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Four Things To Consider when Automating Support

To a manager looking to cut costs in Customer Support, automations may seem like a golden goose.  They’re cheap, efficient, and can handle a full gamut of services normally performed by a support agent. On paper, it may look rosy, but be careful; automations are not always a saving grace.   

Automations should not be viewed as a penny-pinching option.  They are a tool, and like any tool, they must be used in a way that makes sense.  When making decisions about how to best use automations to improve your support, there are four things you should consider:  

How does this benefit the customer?

When considering automations in your support, your primary concern should be about how it will benefit the customer.  To do this effectively, there are two questions you need to ask: Does the automation plan improve the customer experience?  Will my customers feel more cared for if automations are used? If you don’t know the answers, then it’s time to pause and figure them out.

A good place to start is to consider the context of the automation and consider how it changes engagement with your company. If, for example, you plan to automate reminder emails rather than have agents manually send them out, think about how this affects the customer. If you plan to automate responses from your help center, consider how customers may respond.  It’s important to make sure that your automations match the emotional and rhetorical context of the customer.  If they don’t, then you’ll end up with confused, frustrated customers.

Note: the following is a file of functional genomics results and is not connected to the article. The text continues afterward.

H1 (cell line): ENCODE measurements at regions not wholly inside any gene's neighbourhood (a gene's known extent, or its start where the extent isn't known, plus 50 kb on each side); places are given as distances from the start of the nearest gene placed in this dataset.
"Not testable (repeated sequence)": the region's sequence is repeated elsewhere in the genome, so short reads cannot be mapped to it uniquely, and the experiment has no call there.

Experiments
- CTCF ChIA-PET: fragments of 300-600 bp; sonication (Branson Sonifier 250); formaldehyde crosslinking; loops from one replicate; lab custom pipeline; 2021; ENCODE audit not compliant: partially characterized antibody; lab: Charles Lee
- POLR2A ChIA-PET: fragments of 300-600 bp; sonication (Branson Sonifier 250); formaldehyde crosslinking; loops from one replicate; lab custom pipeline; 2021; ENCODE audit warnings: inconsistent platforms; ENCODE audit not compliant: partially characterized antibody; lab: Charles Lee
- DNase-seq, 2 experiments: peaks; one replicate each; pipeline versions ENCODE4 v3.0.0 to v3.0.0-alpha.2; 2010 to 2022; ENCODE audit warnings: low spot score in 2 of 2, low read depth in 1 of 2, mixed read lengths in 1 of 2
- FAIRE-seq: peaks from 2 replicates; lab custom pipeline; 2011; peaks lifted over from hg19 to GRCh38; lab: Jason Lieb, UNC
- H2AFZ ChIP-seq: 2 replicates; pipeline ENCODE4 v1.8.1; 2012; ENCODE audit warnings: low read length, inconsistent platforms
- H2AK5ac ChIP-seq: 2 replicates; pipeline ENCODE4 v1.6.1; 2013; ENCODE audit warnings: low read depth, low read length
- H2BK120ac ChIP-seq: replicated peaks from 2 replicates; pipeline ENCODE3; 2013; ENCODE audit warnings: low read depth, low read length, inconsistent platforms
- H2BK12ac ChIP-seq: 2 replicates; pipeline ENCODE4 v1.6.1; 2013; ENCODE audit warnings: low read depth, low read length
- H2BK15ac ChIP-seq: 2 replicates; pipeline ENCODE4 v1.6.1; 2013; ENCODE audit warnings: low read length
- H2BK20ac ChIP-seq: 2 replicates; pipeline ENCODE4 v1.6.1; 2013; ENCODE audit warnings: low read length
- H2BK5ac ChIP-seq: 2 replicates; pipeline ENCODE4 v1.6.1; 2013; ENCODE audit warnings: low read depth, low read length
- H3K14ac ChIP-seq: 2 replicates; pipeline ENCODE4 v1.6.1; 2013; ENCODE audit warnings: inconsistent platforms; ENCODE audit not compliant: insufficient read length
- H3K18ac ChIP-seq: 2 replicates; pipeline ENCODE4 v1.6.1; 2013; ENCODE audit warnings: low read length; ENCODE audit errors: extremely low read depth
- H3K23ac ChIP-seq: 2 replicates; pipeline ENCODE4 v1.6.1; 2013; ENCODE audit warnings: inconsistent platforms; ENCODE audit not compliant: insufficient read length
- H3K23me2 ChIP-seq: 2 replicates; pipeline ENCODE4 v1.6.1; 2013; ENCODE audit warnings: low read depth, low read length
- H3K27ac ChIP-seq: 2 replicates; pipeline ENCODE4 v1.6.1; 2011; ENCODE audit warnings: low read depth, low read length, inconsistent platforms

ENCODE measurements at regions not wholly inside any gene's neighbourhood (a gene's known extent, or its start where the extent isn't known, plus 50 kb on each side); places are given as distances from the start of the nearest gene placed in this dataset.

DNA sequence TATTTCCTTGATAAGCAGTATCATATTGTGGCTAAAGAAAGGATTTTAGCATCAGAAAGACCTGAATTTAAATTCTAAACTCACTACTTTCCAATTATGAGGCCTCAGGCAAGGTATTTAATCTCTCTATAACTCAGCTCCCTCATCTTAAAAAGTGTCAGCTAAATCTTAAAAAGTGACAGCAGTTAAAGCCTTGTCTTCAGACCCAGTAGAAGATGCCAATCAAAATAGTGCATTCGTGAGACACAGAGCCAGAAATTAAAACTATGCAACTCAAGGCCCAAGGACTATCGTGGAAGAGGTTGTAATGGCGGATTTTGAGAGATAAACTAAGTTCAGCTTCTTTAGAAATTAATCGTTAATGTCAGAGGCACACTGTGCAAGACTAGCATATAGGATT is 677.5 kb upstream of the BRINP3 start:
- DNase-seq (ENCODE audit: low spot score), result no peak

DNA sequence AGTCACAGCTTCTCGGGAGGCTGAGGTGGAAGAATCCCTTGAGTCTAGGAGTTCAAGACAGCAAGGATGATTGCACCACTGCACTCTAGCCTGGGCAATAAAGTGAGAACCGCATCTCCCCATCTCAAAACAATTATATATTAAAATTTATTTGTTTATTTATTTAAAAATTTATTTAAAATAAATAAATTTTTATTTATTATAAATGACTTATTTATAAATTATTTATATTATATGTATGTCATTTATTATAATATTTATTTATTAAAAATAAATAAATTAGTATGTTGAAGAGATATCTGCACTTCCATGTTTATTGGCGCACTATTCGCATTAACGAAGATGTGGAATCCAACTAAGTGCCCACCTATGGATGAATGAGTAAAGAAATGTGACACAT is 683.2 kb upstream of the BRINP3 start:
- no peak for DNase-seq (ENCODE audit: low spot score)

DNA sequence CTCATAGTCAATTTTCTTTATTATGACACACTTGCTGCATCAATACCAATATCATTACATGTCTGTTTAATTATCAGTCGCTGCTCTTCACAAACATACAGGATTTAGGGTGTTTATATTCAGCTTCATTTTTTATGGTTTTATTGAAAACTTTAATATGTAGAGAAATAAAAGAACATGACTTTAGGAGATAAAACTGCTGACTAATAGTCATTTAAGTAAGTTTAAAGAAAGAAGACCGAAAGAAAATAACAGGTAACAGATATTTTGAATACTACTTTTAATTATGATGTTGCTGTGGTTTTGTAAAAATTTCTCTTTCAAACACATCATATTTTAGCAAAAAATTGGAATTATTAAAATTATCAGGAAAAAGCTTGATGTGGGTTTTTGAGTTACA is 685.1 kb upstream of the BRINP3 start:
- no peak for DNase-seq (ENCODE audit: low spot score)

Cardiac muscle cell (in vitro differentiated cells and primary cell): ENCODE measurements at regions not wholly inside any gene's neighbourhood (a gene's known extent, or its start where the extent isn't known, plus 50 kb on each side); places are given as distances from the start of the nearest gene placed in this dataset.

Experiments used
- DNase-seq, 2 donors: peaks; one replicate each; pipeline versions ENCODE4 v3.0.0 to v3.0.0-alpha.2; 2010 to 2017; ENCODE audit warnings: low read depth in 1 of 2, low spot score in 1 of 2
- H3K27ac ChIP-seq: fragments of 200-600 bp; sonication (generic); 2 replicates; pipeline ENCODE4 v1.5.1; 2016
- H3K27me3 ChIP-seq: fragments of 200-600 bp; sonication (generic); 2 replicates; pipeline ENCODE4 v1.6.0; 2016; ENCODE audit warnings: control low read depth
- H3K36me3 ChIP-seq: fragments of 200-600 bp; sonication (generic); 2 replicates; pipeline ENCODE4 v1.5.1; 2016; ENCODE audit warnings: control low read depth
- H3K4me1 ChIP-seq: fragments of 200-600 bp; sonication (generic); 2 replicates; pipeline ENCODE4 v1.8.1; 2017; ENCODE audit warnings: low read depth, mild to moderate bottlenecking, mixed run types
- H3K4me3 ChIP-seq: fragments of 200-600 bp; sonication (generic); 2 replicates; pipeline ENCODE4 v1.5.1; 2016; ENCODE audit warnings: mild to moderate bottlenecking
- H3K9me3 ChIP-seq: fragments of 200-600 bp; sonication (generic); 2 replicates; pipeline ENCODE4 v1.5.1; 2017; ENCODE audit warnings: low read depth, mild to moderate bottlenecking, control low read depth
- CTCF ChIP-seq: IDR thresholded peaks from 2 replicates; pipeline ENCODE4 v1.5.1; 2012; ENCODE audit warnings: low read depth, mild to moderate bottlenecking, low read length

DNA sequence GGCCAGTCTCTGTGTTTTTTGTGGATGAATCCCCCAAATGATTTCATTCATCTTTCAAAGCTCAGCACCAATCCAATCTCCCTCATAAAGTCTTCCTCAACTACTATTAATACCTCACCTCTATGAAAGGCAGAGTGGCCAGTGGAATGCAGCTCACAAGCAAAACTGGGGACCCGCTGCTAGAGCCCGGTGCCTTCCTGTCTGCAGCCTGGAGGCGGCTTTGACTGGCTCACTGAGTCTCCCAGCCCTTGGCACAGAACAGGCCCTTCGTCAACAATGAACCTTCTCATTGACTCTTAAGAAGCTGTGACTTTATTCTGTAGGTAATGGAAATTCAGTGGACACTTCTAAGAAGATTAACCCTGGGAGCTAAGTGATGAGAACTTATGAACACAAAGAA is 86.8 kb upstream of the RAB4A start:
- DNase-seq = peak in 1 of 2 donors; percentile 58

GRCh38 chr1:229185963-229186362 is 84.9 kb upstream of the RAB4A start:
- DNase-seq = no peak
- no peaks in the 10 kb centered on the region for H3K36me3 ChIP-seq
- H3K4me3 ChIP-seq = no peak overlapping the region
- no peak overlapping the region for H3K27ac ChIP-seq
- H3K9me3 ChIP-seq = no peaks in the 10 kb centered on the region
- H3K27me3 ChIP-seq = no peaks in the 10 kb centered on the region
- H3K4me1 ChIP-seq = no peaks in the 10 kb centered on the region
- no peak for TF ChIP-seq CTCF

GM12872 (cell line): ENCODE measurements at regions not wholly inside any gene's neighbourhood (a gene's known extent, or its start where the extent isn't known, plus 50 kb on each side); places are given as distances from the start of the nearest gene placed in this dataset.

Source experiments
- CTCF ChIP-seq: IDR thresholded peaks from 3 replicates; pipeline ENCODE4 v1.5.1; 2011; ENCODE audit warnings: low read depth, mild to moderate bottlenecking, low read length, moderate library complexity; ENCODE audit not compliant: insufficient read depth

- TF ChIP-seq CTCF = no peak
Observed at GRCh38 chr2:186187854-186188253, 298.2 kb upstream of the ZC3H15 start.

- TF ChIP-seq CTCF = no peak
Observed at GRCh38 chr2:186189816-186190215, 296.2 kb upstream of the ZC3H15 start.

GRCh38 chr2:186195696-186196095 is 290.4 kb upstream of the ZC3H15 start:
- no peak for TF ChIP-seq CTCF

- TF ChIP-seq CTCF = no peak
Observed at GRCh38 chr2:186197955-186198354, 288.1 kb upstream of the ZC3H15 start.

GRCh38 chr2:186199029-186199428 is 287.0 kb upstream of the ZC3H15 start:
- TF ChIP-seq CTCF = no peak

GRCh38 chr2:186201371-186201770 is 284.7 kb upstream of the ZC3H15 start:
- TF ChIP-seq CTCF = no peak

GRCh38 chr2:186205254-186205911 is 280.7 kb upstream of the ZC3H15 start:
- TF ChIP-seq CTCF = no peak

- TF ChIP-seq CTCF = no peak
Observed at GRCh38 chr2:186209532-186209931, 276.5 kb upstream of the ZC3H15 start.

How does this affect my team?

Automations can help support move efficiently by removing some of the burden from support agents, but that also means that your team is not engaging with every situation that comes through the help desk. This disconnect can be dangerous, especially if your automations eventually lead to engagement between the customer and a support agent.  If the agent doesn’t understand the problem, then the customer will become frustrated at having to explain it over again.  One of the fastest paths to angry customers is a support desk in which the agents seem confused and uninformed.  

Automation processes also should be looked at from the perspective of the support team.  Specifically, it’s crucial to see how this changes process.  If automating a particular part of support requires your agents to do additional research into the situation, or if it creates new steps that he or she must take to resolve issues, then you may want to do an analysis and see if the automation is really saving your agents time, and if it will actually make your support more efficient.

 How does this affect my product?

One of the advantages of human engagement is that your support team experiences firsthand the frustrations and concerns of your customers.  This means they know what problems are are most urgent to fix in terms of keeping your community happy.  Automations can destroy this.  

It’s important to think about where you plan to automate so that you don’t lose valuable information about how to improve your product.  While quantitative data is helpful, there’s really no substitute for good qualitative understanding of what customers are experiencing.  The only way to get that is through human interactions.  Keep this in mind when making your automation plan.


Have I thought my plan through?

One of the biggest issues with automations is that the triggers which control them can be extremely sensitive. Something as simple as a customer updating his or her information can break the entire system if it’s not gamed correctly. It’s also not uncommon for multiple automations to accidentally trigger at once, causing customers to receive a barrage of engagements they don’t need. This can be a huge problem, as research shows that these kind of system glitches are often perceived as incompetence or carelessness.  And that is the last perception you want customers to have.

When setting up automations, make sure you have a very detailed plan that outlines the journey of the customer through automations.  And then Test it.  Test it a lot.  Test it until you are absolutely sure that it works from every possible variation.  Yes, that can be tedious.  But a good customer experience is worth that time and effort.

Also published on Medium.

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